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This review is from: The 4-Hour Body: An Uncommon Guide to Rapid Fat-Loss, Incredible Sex, and Becoming Superhuman (Hardcover)
Most of the 5-star reviews for 4HB came up on the first day. Given that Tim Ferriss has previously endorsed outsourcing in his Four Hour Workweek, I wonder how many of those 5-star reviews were from his personal assistants abroad.
Let me start with my bona fides: I am a currently practicing and licensed physician in the state of California. I graduated from Stanford University School of Medicine. I am a black belt and a lifelong athlete, and I have been weight training for over 20 years-- and unlike Mr. Ferriss, without injuring myself in any way, ever. I have no financial interest in his book or any other product discussed here.
Regarding the depth of my review of The 4-Hour Body, I spent over [...] on the equipment, supplements, and ultrasound machine recommended in the book. I bought the BodyMetrix Professional ultrasound and software he recommends by Intelametrix ([...] after discount for mentioning 4HB book), and completed the 1-on-1 online training despite the fact I am previously certified in performing ultrasound. I engaged my friends and colleagues in a "Fat off" competition with obsessive and objective weight and body fat measurements and followed the routine for 5 weeks as perfectly as I was able. I also experimented (like Mr. Ferriss) using continuous glucose measurement (CGM) to assess minute-to-minute glucose responses to food and exercise using both the DexCom system he recommends as well as the MiniMed Guardian system. I plan to upload a photo of the nutritional supplements I bought, which nearly cover my kitchen table. I downloaded apps to my phone for recording each workout obsessively, and more importantly to help with the very slow rep time he recommends.
My basic finding is that after trying the diet, supplements, exercise routines and lifestyle changes recommended in the 4-Hour Body that I found no change, whatsoever, in body weight or competition. Nor did any of my other friends trying the book.
Why doesn't the 4HB work?
(1) It takes more than 4 hours a month in the gym to have a great body. I'm sorry, it just does. Mr. Ferriss recommends performing 2-3 SETS, for a total of less than 30 reps, per WEEK, to get a great body. Ask any athlete, bodybuilder, trainer... not enough. Not even close. It's hogwash. I actually could feel my body dwindling despite eating as much protein as I could stomach.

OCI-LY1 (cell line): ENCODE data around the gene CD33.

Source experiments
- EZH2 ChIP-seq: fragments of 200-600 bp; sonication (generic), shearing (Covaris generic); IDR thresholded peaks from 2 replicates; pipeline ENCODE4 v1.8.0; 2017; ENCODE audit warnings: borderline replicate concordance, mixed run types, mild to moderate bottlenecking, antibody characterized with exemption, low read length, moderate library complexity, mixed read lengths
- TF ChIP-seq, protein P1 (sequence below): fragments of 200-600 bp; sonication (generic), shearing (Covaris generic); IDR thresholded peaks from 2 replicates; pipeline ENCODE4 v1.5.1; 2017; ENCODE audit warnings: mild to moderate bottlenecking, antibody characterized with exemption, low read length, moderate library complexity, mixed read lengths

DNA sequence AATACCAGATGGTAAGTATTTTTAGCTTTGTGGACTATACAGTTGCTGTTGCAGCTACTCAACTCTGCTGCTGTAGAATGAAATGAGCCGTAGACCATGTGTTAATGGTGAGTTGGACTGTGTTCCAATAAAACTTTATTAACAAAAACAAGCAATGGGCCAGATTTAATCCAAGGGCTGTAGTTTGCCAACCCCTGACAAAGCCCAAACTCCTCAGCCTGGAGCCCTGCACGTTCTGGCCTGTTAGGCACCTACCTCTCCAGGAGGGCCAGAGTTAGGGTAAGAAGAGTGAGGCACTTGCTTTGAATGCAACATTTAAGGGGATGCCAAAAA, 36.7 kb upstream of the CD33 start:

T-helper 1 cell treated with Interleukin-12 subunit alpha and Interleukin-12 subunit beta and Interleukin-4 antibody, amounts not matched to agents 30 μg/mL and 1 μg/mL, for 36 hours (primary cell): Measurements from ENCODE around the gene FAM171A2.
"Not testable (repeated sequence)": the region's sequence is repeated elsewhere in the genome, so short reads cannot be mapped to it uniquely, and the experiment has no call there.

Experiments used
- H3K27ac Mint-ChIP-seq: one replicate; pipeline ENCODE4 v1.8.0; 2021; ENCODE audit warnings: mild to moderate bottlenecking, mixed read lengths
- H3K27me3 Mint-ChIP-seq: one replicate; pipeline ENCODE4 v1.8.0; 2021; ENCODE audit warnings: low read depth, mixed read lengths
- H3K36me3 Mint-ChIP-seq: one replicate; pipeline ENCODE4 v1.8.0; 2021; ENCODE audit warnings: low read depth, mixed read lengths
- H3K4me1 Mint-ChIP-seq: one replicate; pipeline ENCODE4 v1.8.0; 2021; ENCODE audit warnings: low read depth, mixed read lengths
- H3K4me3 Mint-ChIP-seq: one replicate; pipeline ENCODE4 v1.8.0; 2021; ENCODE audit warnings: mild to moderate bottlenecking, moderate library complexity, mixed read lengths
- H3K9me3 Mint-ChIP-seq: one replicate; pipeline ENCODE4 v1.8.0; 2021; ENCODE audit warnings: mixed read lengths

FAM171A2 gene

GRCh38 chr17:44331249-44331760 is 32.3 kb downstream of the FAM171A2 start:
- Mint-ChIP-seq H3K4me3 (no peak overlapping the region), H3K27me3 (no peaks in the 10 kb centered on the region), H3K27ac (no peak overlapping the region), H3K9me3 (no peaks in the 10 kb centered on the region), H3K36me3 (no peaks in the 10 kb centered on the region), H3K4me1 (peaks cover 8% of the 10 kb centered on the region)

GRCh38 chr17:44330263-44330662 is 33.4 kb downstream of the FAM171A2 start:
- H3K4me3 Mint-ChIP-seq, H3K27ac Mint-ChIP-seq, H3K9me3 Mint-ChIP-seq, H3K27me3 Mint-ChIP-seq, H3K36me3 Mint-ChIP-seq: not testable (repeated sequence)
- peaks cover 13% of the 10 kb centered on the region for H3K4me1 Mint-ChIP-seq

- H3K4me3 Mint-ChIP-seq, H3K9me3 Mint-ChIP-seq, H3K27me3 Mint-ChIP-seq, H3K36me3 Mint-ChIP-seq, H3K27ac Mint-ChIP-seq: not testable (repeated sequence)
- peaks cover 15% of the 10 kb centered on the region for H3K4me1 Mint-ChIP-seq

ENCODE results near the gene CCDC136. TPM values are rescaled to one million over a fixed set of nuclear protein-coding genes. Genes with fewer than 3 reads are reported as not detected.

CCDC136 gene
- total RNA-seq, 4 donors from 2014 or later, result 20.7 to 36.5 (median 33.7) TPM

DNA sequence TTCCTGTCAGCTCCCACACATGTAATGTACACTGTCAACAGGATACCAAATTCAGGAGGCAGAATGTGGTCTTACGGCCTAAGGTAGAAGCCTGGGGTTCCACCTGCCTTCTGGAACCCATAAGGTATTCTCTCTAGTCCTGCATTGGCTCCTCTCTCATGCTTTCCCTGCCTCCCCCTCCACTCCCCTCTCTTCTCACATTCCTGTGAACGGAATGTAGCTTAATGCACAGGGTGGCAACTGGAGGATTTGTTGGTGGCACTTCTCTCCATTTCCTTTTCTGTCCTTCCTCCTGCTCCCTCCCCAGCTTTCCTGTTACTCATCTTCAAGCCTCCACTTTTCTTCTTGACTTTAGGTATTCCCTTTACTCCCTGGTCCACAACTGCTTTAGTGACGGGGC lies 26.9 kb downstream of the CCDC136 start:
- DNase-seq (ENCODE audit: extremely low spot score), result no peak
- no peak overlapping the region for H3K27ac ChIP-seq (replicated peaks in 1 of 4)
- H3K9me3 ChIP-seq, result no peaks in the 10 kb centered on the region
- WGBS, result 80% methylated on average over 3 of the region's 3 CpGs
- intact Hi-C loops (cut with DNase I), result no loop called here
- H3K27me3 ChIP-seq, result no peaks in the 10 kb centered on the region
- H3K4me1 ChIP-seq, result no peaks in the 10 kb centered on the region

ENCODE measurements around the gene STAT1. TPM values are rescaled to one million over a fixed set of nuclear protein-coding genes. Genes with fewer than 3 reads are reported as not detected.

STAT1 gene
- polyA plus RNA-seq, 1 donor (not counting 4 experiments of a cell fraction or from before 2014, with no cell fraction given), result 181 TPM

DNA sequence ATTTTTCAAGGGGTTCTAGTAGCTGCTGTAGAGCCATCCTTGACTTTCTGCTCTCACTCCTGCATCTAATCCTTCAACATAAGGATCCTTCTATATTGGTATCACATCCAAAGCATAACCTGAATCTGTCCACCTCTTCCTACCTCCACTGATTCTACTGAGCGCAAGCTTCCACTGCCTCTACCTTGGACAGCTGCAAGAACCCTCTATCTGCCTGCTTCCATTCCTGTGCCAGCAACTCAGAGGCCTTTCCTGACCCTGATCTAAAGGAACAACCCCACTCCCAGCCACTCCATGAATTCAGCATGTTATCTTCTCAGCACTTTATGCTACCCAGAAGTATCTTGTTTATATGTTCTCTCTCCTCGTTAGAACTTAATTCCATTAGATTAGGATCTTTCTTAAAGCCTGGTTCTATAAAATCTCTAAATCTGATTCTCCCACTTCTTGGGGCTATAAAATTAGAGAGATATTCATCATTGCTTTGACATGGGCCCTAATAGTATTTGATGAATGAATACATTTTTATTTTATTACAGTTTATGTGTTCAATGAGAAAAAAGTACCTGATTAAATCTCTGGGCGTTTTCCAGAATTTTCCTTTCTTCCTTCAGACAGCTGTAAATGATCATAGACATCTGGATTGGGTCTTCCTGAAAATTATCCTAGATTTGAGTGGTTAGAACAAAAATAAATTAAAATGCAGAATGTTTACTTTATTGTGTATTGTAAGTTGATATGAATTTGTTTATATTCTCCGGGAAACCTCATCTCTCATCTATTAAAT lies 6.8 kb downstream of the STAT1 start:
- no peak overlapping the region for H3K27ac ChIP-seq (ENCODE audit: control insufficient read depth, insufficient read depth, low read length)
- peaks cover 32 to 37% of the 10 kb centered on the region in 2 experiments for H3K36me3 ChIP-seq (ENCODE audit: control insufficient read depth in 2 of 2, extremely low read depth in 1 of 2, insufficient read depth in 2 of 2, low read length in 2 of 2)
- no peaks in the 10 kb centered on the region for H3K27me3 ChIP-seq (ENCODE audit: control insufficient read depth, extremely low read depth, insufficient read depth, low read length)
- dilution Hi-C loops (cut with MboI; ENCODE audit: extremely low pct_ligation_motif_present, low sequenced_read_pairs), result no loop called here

(2) Almost all the supplements recommended in 4HB have never been scientifically proven to do what Mr. Ferriss claims they do. Take cissus quadrangularis (page 110), costs about $30 for 120 capsules. He discusses that he took CQ in China while eating a high volume rice diet with sweets and states "CQ preserved my abs". Really? If that's the level of evidence that you're comfortable with, great. But with simultaneous exercise, multiple other ongoing supplements, lifestyle changes, etc., who can tell whether it was CQ or just dietary changes from his being in rural China?
(3) The diet is just a mishmash of other diet routines, basically Atkins plus paleo with a dash of South Beach Diet. There are important flaws in the diet that should be pointed out. He recommends carbohydrates from beans instead of "white carbohydrates", hence the "slow-carb" diet. This relies on a bunch of old data regarding glycemic index. The reality about carbohydrate digestion is very different. Carbohydrate digestion is so important that it begins IN THE MOUTH with salivary amylase. Whether you eat a slice of Wonder Bread or a handful of garbanzo beans, the breakdown of these sugars into the body's currency of glucose is extremely rapid and effective regardless of which form you ingest it in. I have tried this myself using continuous glucose monitoring as recommended in the book. The only way I have found to blunt the sugar rise is simultaneous ingestion of a good quantity of fat. Also, can a diet really be paleo without milk or dairy? And did early Homo sapiens farm for beans and lentils?
(4) The blood sugar response data in the book is flawed by a misunderstanding of how continuous blood glucose monitoring (CGM) works. He notes "it turned out foods and liquids took much, much longer to get to my bloodstream than one would expect." But the DexCom SEVEN implant he was using has a 20-30 minute delay between the blood sugar reading you get on a finger stick, and the blood sugar reading on the machine sensor. That is, there is a BUILT IN DELAY (check some online diabetic forums for more info on this) because capillary blood from fingersticks shows changes much faster and more accurately than the interstitial fluid surrounding the implant. So, as noted in (3), sugar responses are actually very fast. Drink that protein shake right before or after the workout, not 1 hour prior like he says.
(5) Measuring body fat before and after interventions is much less easy than implied in the book. Body scans using DEXA are really great, but it's hard to convince all your friends to do it with you given inconvenience and expense. I have used the ultrasound unit he recommends and even with training it is very difficult for me to get reliable, repeatable data. This is true even when I have switched it to expert "M" mode and done my own curve fitting of the actual ultrasound output. It is also very dependent on the body type you select for yourself when you calibrate the machine.
(6) The sex improvement section seems out of place in this book, and is not terribly original to boot.
Here's what you can learn from 4HB without buying the book:
---Measure your body fat (!) before and after any change you make in your diet.
---If a book makes unrealistic claims, don't believe it.
---Have your friends join you in challenges and short contests.
---Exercise consistently over years...and be more careful with your body than Mr. Ferriss is.
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Showing 1-10 of 248 posts in this discussion
Initial post: Mar 3, 2011 12:09:28 PM PST
Robert Arthur says:
Great review! You saved me some money. However, it sounds like you are already in great shape, which may account for the lack of improvement. What about the friends you mentioned? Were they all also in excellent condition? Did any of them follow the recommendations as closely as you did? A more useful study would be to start with a person in poor or mediocre condition and evaluate the results.
Posted on Mar 7, 2011 10:38:49 AM PST
Last edited by the author on Mar 7, 2011 10:39:44 AM PST